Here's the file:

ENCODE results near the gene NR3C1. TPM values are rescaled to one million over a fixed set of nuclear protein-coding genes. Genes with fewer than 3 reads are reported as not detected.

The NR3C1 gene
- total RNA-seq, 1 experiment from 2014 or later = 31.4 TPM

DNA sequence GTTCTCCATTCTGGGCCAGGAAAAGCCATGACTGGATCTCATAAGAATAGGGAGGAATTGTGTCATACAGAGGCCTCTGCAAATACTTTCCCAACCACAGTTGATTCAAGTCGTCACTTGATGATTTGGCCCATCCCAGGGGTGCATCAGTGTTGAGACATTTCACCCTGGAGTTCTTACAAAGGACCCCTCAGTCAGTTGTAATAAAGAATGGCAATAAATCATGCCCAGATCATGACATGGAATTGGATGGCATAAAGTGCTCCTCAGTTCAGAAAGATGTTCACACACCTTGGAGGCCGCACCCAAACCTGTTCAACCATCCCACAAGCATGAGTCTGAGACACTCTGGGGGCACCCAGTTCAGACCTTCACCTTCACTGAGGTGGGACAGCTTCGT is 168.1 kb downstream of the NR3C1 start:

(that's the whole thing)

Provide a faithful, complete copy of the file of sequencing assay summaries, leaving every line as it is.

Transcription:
ENCODE results near the gene NR3C1. TPM values are rescaled to one million over a fixed set of nuclear protein-coding genes. Genes with fewer than 3 reads are reported as not detected.

The NR3C1 gene
- total RNA-seq, 1 experiment from 2014 or later = 31.4 TPM

DNA sequence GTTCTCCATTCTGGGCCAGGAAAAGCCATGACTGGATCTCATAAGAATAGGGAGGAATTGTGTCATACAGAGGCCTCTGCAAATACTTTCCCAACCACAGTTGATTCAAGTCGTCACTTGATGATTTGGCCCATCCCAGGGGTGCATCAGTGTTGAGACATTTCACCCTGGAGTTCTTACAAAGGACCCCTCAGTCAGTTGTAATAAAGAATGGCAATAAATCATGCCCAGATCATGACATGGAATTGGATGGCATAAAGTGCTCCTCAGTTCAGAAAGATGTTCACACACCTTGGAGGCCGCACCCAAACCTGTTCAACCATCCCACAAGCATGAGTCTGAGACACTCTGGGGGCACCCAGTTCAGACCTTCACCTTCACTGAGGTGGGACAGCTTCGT is 168.1 kb downstream of the NR3C1 start: